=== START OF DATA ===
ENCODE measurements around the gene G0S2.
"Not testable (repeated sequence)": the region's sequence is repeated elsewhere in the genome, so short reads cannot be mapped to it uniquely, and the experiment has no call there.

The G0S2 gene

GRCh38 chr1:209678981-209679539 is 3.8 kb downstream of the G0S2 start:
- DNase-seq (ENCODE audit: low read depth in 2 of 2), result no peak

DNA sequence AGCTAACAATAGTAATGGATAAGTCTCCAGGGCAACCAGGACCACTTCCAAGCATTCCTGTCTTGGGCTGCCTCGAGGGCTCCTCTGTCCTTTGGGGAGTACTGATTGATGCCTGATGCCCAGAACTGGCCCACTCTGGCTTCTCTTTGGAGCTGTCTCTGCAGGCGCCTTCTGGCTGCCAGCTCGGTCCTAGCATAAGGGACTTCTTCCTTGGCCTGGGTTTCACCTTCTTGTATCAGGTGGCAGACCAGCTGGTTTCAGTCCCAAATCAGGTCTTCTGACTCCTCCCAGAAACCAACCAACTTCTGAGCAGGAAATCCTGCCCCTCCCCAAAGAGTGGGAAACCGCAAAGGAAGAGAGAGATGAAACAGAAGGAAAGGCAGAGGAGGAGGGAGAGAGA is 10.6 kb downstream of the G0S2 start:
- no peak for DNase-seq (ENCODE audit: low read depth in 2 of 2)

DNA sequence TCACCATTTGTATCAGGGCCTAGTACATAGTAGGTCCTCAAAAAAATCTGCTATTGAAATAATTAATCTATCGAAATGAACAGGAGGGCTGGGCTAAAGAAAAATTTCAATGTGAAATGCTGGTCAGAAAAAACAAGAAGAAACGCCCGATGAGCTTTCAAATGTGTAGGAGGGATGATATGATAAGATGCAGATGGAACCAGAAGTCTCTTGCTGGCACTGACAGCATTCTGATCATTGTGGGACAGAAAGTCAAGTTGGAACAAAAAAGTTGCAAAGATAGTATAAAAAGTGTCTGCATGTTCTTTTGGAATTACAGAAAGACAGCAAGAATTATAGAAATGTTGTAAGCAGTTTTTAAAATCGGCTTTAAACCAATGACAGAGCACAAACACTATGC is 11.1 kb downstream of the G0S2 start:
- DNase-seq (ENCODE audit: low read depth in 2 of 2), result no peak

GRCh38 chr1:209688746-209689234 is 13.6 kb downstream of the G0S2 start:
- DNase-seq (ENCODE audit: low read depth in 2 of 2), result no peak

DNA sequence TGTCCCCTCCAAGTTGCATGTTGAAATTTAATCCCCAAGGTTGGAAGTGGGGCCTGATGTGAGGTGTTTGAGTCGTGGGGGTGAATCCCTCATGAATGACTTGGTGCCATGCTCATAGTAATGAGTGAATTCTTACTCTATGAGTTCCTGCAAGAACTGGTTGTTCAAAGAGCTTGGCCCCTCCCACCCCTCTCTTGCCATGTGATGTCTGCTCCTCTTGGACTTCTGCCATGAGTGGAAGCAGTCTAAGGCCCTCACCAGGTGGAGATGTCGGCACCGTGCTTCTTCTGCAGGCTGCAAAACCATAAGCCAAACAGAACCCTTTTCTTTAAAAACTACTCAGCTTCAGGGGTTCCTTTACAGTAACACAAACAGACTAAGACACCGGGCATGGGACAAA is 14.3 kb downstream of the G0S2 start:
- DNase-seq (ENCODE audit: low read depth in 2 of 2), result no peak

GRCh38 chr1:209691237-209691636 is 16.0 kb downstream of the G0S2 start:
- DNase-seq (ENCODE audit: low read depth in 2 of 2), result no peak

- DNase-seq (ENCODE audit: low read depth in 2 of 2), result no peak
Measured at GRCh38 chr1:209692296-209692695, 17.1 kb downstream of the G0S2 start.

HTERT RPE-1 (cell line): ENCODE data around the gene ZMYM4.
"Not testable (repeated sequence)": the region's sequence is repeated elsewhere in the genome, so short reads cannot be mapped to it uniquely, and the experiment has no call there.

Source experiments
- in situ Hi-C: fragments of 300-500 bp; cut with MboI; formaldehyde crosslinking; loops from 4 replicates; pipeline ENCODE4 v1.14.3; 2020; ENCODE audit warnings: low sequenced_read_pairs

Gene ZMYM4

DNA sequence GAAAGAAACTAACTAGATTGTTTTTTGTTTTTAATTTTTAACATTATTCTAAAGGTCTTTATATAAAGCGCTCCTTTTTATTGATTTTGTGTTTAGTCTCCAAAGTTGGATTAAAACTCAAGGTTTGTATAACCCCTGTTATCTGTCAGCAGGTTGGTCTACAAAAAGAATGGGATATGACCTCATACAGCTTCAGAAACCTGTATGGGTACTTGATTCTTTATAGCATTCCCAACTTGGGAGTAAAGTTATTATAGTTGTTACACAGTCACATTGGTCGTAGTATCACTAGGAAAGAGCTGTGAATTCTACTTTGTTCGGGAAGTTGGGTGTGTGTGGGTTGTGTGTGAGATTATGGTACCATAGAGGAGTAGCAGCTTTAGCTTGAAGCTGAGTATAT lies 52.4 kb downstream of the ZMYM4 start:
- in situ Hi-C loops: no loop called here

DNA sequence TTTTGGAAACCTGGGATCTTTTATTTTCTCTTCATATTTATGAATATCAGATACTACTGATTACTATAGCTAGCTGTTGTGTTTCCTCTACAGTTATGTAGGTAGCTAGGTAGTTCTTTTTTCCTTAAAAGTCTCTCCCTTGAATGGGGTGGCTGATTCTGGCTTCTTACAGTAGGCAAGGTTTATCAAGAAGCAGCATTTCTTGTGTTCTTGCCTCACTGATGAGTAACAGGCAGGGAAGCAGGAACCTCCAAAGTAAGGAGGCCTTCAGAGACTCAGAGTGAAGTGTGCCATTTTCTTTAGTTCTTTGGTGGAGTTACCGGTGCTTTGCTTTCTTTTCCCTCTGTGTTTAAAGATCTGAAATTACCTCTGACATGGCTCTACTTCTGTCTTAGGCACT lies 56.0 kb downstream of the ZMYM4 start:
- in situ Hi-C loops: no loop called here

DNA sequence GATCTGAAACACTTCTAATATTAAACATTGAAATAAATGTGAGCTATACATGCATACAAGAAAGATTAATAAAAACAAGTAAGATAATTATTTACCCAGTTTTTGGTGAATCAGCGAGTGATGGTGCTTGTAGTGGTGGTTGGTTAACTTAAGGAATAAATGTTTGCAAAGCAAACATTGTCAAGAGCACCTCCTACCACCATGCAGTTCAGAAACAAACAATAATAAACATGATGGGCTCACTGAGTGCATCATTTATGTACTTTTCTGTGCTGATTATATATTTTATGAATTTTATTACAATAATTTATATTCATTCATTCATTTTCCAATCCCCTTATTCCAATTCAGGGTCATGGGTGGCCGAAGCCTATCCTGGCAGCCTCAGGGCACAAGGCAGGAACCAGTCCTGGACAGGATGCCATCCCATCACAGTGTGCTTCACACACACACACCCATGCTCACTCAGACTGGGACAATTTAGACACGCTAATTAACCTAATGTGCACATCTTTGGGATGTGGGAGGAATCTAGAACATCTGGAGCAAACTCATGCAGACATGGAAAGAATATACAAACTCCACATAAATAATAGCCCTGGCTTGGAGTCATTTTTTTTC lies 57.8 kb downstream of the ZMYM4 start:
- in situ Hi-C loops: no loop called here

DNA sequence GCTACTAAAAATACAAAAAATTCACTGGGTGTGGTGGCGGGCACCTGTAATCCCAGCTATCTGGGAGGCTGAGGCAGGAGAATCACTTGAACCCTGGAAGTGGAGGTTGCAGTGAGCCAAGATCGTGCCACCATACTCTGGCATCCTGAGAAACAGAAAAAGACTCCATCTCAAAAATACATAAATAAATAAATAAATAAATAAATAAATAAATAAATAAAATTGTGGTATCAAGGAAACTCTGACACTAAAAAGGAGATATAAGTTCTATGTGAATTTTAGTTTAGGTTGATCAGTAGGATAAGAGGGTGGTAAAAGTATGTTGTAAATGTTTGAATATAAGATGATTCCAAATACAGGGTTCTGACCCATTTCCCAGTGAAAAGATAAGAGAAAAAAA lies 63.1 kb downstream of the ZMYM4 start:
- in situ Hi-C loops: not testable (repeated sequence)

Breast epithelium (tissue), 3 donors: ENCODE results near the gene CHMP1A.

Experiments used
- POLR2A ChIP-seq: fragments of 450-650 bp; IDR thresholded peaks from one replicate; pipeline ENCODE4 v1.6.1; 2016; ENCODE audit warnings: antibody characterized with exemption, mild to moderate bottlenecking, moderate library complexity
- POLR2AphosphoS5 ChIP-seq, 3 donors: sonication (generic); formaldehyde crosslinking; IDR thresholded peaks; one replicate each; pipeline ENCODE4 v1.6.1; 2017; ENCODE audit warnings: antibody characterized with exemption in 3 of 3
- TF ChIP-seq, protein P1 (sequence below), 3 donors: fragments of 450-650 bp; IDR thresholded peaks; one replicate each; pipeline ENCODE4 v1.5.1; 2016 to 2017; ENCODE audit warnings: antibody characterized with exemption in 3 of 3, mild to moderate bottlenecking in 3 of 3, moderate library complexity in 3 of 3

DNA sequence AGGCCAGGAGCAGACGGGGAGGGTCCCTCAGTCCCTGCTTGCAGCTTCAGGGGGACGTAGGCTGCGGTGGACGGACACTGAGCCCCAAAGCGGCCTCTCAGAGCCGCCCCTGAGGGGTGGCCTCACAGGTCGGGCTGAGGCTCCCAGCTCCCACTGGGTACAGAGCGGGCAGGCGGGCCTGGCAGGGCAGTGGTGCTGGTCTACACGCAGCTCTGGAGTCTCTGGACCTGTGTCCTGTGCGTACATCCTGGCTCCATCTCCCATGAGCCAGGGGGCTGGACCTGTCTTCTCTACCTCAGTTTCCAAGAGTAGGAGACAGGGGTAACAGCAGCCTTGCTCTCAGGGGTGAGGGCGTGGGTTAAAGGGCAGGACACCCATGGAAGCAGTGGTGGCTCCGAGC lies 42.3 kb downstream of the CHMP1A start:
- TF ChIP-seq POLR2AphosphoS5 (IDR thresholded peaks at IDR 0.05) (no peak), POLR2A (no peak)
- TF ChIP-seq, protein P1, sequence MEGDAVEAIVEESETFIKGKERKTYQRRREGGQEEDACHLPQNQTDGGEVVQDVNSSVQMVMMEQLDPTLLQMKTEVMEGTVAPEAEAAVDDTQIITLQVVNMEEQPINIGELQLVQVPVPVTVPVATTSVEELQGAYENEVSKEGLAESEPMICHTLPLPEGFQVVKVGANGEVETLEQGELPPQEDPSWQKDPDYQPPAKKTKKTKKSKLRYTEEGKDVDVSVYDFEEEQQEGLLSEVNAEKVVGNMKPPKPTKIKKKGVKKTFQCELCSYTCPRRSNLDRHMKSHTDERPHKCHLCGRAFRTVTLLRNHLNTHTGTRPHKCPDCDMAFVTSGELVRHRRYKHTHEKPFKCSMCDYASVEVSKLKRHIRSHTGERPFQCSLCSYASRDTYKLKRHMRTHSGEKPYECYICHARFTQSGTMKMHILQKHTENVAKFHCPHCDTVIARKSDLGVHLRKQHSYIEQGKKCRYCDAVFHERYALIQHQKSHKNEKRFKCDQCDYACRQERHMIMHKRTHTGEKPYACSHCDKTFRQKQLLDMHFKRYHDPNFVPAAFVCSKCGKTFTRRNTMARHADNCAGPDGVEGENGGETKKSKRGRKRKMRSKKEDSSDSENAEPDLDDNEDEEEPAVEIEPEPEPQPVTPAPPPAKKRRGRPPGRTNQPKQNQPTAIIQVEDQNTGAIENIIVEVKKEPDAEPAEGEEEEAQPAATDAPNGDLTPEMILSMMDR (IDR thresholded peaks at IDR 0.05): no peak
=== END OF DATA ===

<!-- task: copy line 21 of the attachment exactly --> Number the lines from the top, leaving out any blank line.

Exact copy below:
- in situ Hi-C: fragments of 300-500 bp; cut with MboI; formaldehyde crosslinking; loops from 4 replicates; pipeline ENCODE4 v1.14.3; 2020; ENCODE audit warnings: low sequenced_read_pairs